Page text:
We follow Iran because of its history of cooperation with North Korea, the similarity of ongoing negotiations and non-negotiations (five parties trying to cajole a petulant sixth) involving its nuclear program, and because of the sanctions issue. Can sanctions be effective for non-proliferation ends?
We managed to miss the Peterson Institute’s own Jeffrey Schott, who offered up a nice overview of the sanctions effort in a July issue of Business Economics; the Peterson team has also updated their exhaustive Iran sanctions case to include the current efforts. In July, Schott was concerned about Iran using a rope-a-dope strategy to wear down the sanctions coalition. A crucial difference between North Korea and Iran, of course, is oil; Schott suggested diplomacy with Saudi Arabia and even release of US strategic petroleum stocks to hold the coalition together if supplies were to tighten and prices rise for Iran-dependent consumers. With oil prices falling in recent weeks, despite QEIII, the issue seems moot at the moment.
Nonetheless, the general problem remains: how to hold sanctions coalitions together? In North Korea, this issue arises with the respect to China, particularly as stories mount that North Korea is giving away the proverbial store to any Chinese investors willing to drop a dime on the regime.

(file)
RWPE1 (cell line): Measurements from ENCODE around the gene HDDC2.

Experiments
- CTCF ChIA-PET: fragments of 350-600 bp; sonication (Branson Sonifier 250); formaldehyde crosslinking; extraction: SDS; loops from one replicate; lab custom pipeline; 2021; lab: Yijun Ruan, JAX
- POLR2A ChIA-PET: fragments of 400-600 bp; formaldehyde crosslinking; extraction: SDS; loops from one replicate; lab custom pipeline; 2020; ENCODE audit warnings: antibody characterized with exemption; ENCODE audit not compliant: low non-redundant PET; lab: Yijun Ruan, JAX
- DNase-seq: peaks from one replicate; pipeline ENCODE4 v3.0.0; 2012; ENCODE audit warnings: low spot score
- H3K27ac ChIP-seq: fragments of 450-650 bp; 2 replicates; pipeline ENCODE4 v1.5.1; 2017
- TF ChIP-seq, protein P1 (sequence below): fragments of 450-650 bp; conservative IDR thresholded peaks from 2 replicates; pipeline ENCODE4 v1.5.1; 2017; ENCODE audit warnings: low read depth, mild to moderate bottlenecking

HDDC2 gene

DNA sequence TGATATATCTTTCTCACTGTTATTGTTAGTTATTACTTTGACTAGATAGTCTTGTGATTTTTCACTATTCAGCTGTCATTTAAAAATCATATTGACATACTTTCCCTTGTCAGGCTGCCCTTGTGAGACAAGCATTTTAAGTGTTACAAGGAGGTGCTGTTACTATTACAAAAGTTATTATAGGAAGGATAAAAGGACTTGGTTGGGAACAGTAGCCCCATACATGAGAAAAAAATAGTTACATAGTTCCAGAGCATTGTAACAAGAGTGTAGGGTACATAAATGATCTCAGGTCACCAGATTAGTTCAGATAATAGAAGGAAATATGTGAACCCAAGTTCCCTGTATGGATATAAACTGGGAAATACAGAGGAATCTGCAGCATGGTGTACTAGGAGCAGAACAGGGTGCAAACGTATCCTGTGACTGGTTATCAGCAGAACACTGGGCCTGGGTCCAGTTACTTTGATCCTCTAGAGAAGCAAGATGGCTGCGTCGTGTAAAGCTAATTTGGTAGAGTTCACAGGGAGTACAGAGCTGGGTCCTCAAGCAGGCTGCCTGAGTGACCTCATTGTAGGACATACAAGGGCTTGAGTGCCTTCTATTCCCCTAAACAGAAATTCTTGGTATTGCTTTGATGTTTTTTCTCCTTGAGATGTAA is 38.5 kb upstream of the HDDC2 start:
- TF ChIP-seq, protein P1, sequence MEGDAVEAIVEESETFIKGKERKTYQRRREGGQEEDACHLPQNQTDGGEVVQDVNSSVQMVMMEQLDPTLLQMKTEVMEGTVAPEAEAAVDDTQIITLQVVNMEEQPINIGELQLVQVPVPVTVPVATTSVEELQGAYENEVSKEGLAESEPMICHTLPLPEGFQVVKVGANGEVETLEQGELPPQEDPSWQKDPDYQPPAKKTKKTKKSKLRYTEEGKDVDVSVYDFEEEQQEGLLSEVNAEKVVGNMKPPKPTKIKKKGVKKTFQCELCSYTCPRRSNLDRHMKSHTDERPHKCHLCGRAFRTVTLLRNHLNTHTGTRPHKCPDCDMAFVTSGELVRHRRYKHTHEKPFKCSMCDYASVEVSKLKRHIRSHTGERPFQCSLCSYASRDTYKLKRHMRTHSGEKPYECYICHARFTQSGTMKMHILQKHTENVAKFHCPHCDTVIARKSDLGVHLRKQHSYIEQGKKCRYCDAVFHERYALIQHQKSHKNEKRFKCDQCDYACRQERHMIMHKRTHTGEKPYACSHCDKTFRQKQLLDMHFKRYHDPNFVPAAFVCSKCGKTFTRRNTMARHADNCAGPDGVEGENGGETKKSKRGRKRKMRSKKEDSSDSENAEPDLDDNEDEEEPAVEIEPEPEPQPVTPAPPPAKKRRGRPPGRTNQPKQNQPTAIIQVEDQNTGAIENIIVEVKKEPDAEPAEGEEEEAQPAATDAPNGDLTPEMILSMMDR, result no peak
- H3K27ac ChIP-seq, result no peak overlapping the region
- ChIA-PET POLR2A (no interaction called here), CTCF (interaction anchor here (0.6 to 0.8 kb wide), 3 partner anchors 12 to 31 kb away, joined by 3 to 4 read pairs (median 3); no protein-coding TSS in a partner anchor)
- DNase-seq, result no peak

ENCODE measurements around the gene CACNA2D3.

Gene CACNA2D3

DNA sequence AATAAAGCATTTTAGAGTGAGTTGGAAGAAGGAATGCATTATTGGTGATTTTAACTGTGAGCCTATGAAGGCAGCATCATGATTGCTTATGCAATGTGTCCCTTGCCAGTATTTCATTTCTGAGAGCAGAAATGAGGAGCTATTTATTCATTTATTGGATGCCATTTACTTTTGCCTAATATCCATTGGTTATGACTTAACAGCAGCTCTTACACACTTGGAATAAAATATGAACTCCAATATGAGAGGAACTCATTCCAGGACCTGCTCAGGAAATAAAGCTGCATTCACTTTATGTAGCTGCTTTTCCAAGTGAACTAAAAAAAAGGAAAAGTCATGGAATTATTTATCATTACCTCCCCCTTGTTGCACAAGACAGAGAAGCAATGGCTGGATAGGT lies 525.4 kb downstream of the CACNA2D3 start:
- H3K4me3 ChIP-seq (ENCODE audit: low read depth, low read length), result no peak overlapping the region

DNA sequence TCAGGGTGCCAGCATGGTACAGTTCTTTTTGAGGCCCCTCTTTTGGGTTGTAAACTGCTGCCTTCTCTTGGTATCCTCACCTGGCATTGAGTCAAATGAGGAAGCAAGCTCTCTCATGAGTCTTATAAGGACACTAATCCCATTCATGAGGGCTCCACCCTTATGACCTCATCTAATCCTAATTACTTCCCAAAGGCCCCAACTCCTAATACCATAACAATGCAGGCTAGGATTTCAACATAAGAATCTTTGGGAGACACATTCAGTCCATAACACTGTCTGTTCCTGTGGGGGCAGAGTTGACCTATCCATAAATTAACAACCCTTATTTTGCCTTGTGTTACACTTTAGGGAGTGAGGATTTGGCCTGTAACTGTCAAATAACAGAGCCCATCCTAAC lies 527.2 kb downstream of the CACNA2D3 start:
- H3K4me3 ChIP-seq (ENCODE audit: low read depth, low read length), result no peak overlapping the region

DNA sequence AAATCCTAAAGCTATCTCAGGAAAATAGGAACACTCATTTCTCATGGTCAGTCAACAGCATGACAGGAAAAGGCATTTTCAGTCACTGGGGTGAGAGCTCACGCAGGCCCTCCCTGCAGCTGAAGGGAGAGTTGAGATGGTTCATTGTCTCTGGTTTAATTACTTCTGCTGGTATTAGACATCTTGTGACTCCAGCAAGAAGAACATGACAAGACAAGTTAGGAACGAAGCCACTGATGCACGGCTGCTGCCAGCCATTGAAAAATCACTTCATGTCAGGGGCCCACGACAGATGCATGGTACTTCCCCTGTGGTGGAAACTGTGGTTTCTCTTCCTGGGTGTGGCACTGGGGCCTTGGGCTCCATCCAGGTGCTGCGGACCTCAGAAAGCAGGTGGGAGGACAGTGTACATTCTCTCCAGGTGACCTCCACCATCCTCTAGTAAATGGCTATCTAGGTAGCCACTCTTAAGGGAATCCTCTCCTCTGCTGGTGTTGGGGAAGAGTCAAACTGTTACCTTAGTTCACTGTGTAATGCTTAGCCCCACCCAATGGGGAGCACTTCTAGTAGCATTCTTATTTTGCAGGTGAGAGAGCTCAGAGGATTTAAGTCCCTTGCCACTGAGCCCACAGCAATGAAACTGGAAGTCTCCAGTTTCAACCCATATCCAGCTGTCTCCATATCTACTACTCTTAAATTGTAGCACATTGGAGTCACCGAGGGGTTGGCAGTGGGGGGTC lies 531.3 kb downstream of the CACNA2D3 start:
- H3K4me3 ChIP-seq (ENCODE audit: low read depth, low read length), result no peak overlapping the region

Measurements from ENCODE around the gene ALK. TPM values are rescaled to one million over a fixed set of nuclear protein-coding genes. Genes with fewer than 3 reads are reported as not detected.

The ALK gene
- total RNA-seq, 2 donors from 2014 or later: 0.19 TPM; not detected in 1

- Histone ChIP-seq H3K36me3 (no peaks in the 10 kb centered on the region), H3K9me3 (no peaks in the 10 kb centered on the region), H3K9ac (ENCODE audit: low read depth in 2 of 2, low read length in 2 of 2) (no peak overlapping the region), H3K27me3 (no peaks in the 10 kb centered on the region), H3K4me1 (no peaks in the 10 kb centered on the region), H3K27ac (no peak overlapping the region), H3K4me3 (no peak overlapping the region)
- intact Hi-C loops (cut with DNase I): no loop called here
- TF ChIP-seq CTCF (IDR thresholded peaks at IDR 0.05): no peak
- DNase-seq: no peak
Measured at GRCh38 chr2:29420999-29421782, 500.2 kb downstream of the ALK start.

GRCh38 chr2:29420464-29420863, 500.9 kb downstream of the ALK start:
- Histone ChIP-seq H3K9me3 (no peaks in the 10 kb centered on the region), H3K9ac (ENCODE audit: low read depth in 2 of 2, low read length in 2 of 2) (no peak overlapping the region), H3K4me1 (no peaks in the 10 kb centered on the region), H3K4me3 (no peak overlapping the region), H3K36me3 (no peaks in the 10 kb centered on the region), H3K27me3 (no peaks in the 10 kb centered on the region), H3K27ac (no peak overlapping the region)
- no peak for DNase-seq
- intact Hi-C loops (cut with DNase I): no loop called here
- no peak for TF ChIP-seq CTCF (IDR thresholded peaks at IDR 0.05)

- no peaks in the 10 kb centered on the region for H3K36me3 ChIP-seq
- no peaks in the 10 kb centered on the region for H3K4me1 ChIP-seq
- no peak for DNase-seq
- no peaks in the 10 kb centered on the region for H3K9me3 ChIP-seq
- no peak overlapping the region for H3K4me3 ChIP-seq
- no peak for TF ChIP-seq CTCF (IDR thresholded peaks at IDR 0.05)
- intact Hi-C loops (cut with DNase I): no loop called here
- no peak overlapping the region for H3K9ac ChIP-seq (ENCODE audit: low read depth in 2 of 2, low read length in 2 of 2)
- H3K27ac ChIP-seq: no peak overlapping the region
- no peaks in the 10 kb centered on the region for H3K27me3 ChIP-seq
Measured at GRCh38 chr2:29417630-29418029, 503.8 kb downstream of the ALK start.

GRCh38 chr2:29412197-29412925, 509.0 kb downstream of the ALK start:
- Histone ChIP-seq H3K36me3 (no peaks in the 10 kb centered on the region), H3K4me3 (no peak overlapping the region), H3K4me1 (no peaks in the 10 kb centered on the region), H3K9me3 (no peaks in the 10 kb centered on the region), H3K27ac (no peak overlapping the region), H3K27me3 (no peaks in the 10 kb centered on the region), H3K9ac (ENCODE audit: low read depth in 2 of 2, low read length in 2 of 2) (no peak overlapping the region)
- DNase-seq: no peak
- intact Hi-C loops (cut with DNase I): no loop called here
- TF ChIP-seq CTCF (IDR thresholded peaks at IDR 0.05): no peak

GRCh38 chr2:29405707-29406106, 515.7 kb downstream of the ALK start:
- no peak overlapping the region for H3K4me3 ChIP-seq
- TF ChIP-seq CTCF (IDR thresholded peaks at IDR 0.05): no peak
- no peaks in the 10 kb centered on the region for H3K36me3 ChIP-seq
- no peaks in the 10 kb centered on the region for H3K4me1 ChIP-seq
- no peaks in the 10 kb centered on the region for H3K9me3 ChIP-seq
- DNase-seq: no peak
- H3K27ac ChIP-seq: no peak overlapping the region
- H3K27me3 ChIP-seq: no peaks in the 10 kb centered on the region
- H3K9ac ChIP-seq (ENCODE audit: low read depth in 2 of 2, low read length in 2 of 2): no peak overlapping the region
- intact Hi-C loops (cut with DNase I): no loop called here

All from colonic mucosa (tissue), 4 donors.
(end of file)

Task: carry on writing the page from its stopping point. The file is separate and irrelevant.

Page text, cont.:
But more intriguing are leaks coming out of the Israeli foreign ministry—echoed recently by the ministry of finance—that the Iran sanctions might be having political effect and that the Iranian economy is “on the verge of collapse.” On Monday, the rial went into free fall. The leaked Israeli analysis—from hardline foreign minister Avigdor Lieberman no less—even predicts an Arab Spring in Tehran within a year. The orchestrated nature of the leak suggests this was at least one considered view within the Israeli intelligence community.
Some analysts claim that oil may make it easier for Iran to give up its nuclear program since it is not as reliant on blackmail as an economic development strategy as North Korea, even if sanctions are more difficult to impose. But in other regards some of the macroeconomic dynamics appear to be surprisingly similar in the two countries; we have noted the return of macroeconomic instability in North Korea in particular. Iran’s troubles also highlight clearly some of the dilemmas in the use of controls that we see in North Korea as well. The recent collapse of rial was caused in part by the central bank’s effort to dampen inflation by offering preferential exchange rates for the import of basic commodities. Markets drew very different conclusions, interpreting the move as a sign that central bank reserves may not be adequate to meet import needs. And an effort to limit deposit rates to a government-set–and fictitious–interest rate has fueled financial disintermediation.
There can be little doubt that the North Korean regime’s quest for foreign exchange is being driven by the precarious state of the economy. But the central challenge to the sanctions strategy remains: to date this has not translated into any signs of urgency on North Korea’s part to get back to the talks. It looks like the same constraints might operate in the Iranian case as well if Ahmadinejad’s New York/UN performance is any indication.